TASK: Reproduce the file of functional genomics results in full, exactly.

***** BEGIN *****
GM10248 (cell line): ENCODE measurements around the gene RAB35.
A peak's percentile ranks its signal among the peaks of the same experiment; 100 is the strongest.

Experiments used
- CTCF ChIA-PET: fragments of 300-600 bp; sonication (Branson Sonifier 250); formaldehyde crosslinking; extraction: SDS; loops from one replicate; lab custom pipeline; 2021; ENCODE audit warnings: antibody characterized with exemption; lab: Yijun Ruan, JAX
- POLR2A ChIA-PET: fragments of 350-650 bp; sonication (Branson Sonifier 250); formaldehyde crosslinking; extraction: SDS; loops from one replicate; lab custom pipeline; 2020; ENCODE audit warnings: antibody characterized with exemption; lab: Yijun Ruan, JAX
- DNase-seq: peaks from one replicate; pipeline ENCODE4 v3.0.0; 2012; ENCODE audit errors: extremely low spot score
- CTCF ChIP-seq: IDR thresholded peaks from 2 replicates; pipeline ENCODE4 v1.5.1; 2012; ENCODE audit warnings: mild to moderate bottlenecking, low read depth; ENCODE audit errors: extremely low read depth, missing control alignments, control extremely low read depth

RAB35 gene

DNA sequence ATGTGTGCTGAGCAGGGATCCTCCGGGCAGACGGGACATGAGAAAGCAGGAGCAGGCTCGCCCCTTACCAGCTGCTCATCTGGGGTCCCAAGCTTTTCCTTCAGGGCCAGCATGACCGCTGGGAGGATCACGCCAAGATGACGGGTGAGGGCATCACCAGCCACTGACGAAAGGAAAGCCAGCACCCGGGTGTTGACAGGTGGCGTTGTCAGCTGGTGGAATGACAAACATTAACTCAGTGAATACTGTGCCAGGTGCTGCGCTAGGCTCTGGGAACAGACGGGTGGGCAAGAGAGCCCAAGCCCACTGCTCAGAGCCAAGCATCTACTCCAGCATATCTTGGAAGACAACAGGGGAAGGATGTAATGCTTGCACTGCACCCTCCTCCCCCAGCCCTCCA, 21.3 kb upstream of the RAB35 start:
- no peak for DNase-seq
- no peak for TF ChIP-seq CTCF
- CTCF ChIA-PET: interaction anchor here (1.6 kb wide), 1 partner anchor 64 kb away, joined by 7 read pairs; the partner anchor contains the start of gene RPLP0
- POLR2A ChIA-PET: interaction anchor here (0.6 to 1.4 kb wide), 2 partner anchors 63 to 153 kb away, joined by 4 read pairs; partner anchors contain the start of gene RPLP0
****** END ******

GM10248 (cell line): ENCODE measurements around the gene RAB35.
A peak's percentile ranks its signal among the peaks of the same experiment; 100 is the strongest.

Experiments used
- CTCF ChIA-PET: fragments of 300-600 bp; sonication (Branson Sonifier 250); formaldehyde crosslinking; extraction: SDS; loops from one replicate; lab custom pipeline; 2021; ENCODE audit warnings: antibody characterized with exemption; lab: Yijun Ruan, JAX
- POLR2A ChIA-PET: fragments of 350-650 bp; sonication (Branson Sonifier 250); formaldehyde crosslinking; extraction: SDS; loops from one replicate; lab custom pipeline; 2020; ENCODE audit warnings: antibody characterized with exemption; lab: Yijun Ruan, JAX
- DNase-seq: peaks from one replicate; pipeline ENCODE4 v3.0.0; 2012; ENCODE audit errors: extremely low spot score
- CTCF ChIP-seq: IDR thresholded peaks from 2 replicates; pipeline ENCODE4 v1.5.1; 2012; ENCODE audit warnings: mild to moderate bottlenecking, low read depth; ENCODE audit errors: extremely low read depth, missing control alignments, control extremely low read depth

RAB35 gene

DNA sequence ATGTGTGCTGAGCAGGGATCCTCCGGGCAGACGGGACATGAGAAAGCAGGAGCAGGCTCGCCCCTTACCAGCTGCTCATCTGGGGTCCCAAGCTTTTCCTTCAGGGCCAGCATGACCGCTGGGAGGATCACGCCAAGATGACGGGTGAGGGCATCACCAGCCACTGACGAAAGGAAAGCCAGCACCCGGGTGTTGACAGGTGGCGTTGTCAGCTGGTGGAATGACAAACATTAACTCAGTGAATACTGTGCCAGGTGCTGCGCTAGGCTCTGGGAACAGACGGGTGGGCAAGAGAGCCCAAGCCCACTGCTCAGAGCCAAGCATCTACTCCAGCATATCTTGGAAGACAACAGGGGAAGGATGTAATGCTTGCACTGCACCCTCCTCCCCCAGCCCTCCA, 21.3 kb upstream of the RAB35 start:
- no peak for DNase-seq
- no peak for TF ChIP-seq CTCF
- CTCF ChIA-PET: interaction anchor here (1.6 kb wide), 1 partner anchor 64 kb away, joined by 7 read pairs; the partner anchor contains the start of gene RPLP0
- POLR2A ChIA-PET: interaction anchor here (0.6 to 1.4 kb wide), 2 partner anchors 63 to 153 kb away, joined by 4 read pairs; partner anchors contain the start of gene RPLP0